Justin Martyr and Tertullian
Statements by Christian sources
Justin Martyr was an early Christian apologist. He made clear reference to a document called the Acts of Pilate in a letter addressed to the Roman Emperor Antoninus Pius in AD 150. Describing in detail the crucifixion of Jesus he writes:
And the expression “They pierced my hands and feet,” was used in reference to the nails of the cross which were fixed in His hands and feet. And after He was crucified, they cast lots upon His vesture, and they that crucified Him parted it among them. And that these things did happen, you can ascertain from the ‘Acts of Pontius Pilate’First Apology 35:7-9, translation from Rev. Alexander Roberts D.D. and James Donaldson LL.D editors, The Anti Nicene Fathers, Vol 1, WM B. Eerdman Publishing Company, Grand Rapids, Michigan, p. 174-75).
Justin went on to list many of Jesus’ miracles such as the healing of the blind and the lepers. He also credits Jesus with raising people from the dead. This description of Jesus’ deeds is concluded with the following words:
And that He did those things, you can learn from the ‘Acts of Pilate’ (First Apology 48:3, Ibid. p. 179).
Justin must have assumed that this record still existed in the official Roman archives and that Antoninus Pius could verify the facts easily. Justin’s whole purpose in writing his letter was to obtain mercy from the highest official in the known world, thus sparing the Christian community a persecution which was becoming so commonplace. It is unlikely that Justin would ask a Roman Emperor to check a document if he did not feel extremely confident that the document existed. Otherwise, he would be foolishly putting his own life and reputation at risk.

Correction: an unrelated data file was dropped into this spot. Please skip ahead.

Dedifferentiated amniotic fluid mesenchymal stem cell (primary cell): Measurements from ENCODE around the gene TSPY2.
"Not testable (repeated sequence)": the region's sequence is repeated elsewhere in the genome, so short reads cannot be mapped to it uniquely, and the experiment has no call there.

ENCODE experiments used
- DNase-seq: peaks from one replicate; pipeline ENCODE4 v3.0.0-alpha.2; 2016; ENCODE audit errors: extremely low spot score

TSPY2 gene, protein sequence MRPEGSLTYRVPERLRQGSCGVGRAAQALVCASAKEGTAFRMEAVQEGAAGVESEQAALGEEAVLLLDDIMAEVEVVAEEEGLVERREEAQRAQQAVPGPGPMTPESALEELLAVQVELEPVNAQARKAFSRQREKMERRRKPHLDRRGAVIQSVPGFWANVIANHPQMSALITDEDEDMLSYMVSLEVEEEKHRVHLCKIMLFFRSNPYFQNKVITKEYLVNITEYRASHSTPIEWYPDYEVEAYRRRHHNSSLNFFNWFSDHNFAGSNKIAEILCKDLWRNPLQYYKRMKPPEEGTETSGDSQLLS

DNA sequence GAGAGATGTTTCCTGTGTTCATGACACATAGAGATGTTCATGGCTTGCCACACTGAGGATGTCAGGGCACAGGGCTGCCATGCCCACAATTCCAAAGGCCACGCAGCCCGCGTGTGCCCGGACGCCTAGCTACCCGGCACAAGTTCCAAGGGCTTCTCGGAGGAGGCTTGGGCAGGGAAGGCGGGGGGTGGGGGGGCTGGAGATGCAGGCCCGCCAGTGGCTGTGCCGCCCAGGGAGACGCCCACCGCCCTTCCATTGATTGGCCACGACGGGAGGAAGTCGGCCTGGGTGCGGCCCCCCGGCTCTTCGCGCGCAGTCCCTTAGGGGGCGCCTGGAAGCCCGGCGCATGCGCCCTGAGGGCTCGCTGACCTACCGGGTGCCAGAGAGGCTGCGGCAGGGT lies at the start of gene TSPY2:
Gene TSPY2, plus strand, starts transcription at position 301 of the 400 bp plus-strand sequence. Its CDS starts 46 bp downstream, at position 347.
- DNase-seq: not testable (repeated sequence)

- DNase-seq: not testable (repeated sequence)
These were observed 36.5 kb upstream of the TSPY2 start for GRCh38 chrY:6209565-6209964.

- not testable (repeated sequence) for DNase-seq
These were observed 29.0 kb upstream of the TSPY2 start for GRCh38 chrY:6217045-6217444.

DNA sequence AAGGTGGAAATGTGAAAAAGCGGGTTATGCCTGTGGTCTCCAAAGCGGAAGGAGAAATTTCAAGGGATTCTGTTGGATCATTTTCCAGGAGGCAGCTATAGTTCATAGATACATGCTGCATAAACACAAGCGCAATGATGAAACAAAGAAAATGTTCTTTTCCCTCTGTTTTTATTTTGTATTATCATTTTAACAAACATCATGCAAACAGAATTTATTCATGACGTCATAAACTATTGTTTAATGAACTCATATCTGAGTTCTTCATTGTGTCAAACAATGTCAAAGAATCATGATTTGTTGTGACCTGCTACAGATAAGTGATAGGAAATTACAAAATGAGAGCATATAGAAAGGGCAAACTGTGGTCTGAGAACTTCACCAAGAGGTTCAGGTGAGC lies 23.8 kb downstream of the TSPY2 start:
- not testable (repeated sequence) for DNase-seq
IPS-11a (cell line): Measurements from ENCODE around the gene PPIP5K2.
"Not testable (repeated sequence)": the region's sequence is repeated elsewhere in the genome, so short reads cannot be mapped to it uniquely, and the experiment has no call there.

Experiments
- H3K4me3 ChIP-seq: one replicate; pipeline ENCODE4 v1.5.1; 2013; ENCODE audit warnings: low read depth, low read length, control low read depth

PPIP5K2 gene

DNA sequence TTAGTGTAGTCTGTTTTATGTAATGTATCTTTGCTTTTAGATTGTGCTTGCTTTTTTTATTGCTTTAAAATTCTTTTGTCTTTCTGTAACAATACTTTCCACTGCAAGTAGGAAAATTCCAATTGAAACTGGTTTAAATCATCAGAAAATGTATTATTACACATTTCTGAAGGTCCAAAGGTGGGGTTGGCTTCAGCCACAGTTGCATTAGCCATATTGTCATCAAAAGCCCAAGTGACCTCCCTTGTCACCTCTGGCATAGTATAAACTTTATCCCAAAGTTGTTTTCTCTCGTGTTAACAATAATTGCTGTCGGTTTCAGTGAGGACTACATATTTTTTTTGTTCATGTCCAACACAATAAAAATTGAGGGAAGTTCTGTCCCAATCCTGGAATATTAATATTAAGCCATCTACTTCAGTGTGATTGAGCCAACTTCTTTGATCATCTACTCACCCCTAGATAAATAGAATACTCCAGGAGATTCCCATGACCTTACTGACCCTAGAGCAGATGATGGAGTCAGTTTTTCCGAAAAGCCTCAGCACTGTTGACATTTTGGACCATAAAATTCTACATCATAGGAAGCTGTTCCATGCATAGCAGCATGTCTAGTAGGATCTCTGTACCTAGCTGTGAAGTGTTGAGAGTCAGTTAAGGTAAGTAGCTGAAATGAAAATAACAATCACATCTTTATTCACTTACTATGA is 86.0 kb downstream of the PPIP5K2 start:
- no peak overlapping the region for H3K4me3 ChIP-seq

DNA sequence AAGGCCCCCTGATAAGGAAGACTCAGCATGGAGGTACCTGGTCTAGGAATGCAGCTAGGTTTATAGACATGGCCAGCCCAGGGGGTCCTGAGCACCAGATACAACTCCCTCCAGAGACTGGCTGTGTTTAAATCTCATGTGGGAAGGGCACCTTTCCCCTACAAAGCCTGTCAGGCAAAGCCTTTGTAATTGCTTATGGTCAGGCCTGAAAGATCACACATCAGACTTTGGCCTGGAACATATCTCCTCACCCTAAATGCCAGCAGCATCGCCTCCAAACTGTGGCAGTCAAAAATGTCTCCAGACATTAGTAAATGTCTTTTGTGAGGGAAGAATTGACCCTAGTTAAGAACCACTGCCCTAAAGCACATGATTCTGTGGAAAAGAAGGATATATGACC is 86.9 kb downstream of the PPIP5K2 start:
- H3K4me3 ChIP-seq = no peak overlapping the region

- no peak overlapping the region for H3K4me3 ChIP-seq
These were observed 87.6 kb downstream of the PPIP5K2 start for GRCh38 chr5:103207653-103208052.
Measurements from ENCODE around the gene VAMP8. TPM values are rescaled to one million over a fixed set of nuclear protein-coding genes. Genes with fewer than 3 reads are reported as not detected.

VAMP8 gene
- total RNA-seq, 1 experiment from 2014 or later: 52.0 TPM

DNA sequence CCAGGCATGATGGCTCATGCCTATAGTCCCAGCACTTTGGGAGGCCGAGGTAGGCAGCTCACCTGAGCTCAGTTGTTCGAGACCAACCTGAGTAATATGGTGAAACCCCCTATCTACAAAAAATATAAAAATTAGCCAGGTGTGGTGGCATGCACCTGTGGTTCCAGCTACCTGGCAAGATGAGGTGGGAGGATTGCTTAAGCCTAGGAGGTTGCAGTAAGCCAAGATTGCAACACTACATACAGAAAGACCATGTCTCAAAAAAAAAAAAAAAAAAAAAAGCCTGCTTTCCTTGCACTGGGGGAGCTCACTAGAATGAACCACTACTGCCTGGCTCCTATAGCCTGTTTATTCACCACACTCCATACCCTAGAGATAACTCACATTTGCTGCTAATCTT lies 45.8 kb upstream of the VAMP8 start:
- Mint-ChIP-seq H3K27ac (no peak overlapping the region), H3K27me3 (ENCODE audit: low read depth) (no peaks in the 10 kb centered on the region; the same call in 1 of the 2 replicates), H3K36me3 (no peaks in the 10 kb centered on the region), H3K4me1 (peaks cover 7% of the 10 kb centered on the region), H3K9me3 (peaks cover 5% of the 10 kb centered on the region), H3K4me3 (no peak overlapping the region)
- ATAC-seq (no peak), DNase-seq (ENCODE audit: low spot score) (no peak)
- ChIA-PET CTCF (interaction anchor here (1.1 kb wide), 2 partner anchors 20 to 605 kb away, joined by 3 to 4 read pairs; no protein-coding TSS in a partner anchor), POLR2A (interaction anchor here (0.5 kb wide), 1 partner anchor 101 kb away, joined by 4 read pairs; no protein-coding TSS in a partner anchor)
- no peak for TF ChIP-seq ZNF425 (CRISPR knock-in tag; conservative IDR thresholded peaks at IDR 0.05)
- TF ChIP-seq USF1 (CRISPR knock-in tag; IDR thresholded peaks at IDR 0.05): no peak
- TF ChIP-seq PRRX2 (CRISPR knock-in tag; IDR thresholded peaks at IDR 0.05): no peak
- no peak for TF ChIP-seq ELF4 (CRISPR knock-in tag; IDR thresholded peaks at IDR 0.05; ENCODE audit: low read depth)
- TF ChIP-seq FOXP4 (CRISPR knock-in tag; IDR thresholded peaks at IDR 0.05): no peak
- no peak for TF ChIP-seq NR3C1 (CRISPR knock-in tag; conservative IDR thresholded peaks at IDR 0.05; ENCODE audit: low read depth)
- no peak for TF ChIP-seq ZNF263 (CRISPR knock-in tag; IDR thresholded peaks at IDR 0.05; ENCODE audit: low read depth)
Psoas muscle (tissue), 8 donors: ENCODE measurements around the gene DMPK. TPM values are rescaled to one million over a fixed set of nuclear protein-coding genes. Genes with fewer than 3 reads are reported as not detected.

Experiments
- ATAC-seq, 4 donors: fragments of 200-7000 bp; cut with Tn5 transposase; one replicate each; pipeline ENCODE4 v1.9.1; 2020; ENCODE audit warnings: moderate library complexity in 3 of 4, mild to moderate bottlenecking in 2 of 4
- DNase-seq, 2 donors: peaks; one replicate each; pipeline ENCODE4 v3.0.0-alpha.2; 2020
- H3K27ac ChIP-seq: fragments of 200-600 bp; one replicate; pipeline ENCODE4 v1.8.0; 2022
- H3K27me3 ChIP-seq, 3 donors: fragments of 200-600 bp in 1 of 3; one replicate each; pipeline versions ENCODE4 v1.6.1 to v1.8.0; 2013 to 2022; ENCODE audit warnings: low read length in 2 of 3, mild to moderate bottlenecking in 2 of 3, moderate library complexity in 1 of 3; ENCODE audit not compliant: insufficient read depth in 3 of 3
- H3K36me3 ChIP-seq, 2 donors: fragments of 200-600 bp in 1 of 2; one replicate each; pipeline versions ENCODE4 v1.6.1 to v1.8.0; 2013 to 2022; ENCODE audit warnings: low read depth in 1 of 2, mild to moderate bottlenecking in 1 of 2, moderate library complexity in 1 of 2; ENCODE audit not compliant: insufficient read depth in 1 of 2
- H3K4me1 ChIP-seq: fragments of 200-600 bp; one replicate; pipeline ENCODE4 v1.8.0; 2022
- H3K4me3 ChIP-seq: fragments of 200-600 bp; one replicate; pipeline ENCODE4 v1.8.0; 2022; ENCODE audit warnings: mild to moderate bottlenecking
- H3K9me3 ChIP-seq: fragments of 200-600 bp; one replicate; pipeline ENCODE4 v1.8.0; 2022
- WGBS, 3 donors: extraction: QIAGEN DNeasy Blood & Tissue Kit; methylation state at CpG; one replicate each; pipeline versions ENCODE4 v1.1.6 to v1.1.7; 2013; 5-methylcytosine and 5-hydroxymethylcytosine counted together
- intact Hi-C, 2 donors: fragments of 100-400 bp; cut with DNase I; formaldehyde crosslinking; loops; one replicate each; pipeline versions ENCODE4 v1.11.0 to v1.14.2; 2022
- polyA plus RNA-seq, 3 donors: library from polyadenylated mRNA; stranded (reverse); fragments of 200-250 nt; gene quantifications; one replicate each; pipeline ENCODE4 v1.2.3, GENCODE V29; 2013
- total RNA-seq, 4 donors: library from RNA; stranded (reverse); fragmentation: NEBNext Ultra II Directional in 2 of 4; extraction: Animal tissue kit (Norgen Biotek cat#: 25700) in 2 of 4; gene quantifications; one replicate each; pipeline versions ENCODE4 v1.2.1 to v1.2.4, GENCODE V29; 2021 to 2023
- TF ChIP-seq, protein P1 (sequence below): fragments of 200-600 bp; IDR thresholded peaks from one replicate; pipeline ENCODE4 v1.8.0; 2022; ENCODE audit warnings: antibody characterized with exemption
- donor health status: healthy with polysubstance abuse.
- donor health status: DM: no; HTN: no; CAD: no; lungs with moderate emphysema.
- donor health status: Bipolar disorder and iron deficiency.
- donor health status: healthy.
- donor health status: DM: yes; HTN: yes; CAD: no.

There is currently not one original copy of the Acts of Pilate. It also appears the Acts of Pilate had some mean things to say about Christians, so later in time copies started being circulated that were edited. Even though there is no manuscript, again there had to have been something that said what Justin was quoting or he would have no defense.
Tertullian, a Christian leader
Tertullian (160-220AD), wrote to Roman officials about the unusual events surrounding the trial, death and resurrection of Jesus. Discussing a time when the Roman Senate actually considered classifying Jesus as a Roman deity due to the miraculous nature of his life, he wrote:
To go back to the origin of such laws there was an old decree that no one should be consecrated a god by an emperor till he had been approved by the senate. Marcus Aemilus followed this procedure in the case of a false god, Alburnus. This reinforces my argument that among you, godhead is conferred by human approval, if a god does not satisfy man he does not become a god, so according to this it is for man to show favor to God. Tiberius then in whose time the name of Christian came into the world, when a report of this doctrine reached him from Palestine where it originated, communicated to the senate making it clear to them that he favored the doctrine. The senate however, because they had not examined the doctrine for themselves, rejected it. But Tiberius stuck to his own view and threatened to execute any who accused the ChristiansApology 5, Alexander Roberts and James Donaldson Anti-Nicene Fathers Vol. 3, Hendrickon Publishers, Peabody, Massachusettes 1995, pp. 21-22).